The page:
Just an overnight jump with the ship and we landed right in the middle of the town of Uturoa, the capital of Raiatea. We docked against a huge, fairly new pier and could watch the town life below our stateroom. We had planned land excursions for almost every island on our cruise. But the tour we had planned and paid for here on Raiatea was cancelled due to bad weather. It rained all day. We walked a little through the town despite the rain, but our excursion, Taha'a by Land and Sea, would not have been safe in the sometimes heavy downpours. The ocean was too choppy for the small canoes they had planned on using on our now cancelled excursion.
To walk the town does not take long. Just one Main Street, about two blocks long with souvenir shops left and right, interspersed with a few food stores, a few small banks with ATM machines, city hall and a hardware and a fishing store. Some brave souls took it upon themselves to hire their own tours. There are always hawkers offering local tours. We opted not to do this. The danger always exists that something unforeseen will happen on those local excursions and if you miss the dead line for being back on board, the ship will leave without you. It then becomes up to you to somehow catch up with the cruise ship. Good luck on that chore. On this voyage, we played it safe, especially since the next port of call would be Pago Pago, 2 days away.
Raiatea is slightly larger than Bora Bora. The mountains are higher, which causes more rainfall. The population here has grown to about 12,000 and the town hospital serves as a regional station for all the other islands. Raiatea has, in the world of Polynesia, a special, spiritual meaning. Throughout Polynesian history this island seems to be at the heart of many things. It was the end station of some trans-Pacific migrations, but also the starting point of many other migrations to new and different places in their history. The Polynesian bury their dead in the backyard of the house where they live, which explains why a house will always be in the family and can not really be sold. This close relationship with their ancestors translates to islands too. Since quite a few trans-Pacific voyages started from here, the old ancestors could not be taken with them. So this island, Raiatea, became over time, a spiritual place where the spirits of the ancients dwell. A kind of altar, a plaza for the spirits to meet, was erected and is a very holy spot in their belief system. Unfortunately, I could not see the actual site because of the excursion cancellation, so I found this Wikipedia link to explain it a bit better.
During our lectures on board the cruise (we have 2 or 3 a day when not docked at an island) we saw schematics of the immigration waves in the Pacific archipelagos. Surprisingly, based on DNA, language, customs, etc. it is now believed that the beginning of those migration waves started near Taiwan and, after reaching Raiatea, swung back west to New Zealand or eventually went North to end in Hawaii, which explains why natives of New Zealand make pilgrimages to Raiatea to visit their ancestral 'home' even today.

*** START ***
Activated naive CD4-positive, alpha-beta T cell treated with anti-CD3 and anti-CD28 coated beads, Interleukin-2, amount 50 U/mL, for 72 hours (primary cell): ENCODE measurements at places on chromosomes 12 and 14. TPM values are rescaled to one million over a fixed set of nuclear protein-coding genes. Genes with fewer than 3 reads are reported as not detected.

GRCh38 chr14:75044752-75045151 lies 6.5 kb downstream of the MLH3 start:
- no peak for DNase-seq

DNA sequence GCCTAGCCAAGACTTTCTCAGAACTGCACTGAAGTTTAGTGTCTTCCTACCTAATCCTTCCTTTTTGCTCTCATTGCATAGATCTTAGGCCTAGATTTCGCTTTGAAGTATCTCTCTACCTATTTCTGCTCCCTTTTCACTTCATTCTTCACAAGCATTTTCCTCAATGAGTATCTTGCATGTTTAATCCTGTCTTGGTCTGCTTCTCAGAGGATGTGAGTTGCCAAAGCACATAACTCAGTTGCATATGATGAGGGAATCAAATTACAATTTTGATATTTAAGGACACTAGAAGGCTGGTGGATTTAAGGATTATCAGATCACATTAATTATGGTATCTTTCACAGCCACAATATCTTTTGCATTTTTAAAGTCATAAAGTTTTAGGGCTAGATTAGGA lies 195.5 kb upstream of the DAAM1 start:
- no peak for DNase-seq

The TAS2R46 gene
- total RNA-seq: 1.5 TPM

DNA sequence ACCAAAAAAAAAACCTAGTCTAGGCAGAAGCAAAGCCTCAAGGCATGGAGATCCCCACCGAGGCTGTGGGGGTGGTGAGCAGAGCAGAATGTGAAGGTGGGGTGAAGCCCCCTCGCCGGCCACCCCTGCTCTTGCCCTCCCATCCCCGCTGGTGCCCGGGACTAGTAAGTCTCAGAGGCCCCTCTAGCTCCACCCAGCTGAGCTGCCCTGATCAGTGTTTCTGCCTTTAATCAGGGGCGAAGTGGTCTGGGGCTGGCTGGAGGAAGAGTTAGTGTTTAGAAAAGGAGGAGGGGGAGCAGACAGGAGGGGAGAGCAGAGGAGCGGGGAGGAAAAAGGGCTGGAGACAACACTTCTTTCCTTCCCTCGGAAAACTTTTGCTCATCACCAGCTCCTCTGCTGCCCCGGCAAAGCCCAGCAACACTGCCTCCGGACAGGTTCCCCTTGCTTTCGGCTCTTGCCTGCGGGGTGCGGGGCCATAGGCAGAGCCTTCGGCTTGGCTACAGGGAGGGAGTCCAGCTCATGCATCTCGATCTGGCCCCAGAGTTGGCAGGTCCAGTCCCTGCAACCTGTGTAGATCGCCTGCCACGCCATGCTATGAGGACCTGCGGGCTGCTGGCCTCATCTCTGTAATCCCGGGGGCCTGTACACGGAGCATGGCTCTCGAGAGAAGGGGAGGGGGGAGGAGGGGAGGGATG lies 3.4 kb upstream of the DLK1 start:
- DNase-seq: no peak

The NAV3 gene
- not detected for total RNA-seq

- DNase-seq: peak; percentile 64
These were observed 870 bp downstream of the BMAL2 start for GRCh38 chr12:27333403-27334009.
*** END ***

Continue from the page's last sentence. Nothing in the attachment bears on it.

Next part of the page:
The roots of Polynesia run deep and in twisted ways. Scientists found, through carbon dating, that some aspects of Polynesia date as far back as 4000 years before Christ. Raiatea itself seems to go back to about the year 0, or let's say 2000 years. Exploration and settlement of each island or each island group occurred in waves. Evidence shows that before people settled in the Society Islands, (Raiatea is one of these Islands) they came from Samoa, the next stop-over on our journey.
Polynesians are extremely good seafaring folks. Using the stars, wave patterns, winds, cloud formations and bird population they found their way around the open ocean. They knew for sure that certain birds ventured out to sea to fish but only within a, let's say, 20 miles radius of their nest on land. If they met a bird like this while searching for islands, they knew for sure that land was near, all they had to do is follow the bird when it flew home at night.
In the year 1996 a test was given to a young fisherman from Hawaii, using a modernized version of an outrigger canoe, but using no modern navigational instruments or maps of any kind, to sail from Hawaii all the way to Tahiti. He did it without making a mistake. The testers then sailed the same canoe back, but now using GPS and all modern instruments and satellites connections and compared the trips. The young Hawaiian fisherman could not have done it better. He was so close to the ideal route that it boggled their minds. He, like his forefathers, knew how to sail; knew how to read the natural signs to navigate the huge, wide Pacific Ocean.
This knowledge made it possible to settle the wide array of islands. Pushing further and further out to sea, from island to island, the Polynesian people spread themselves over a huge area. Since the natural resources on each small island are limited, and in order to avoid overpopulation, moving to the next island was a necessity. Sea travel was a natural way to exist. Raiatea was like the hub of a wheel, a central point from which many voyages started, yet to which many more also came, to mix the gene pool. In the minds of the Polynesians, Raiatea became a place where the spirits of their forefathers gathered and was therefore a place to be worshipped or honored,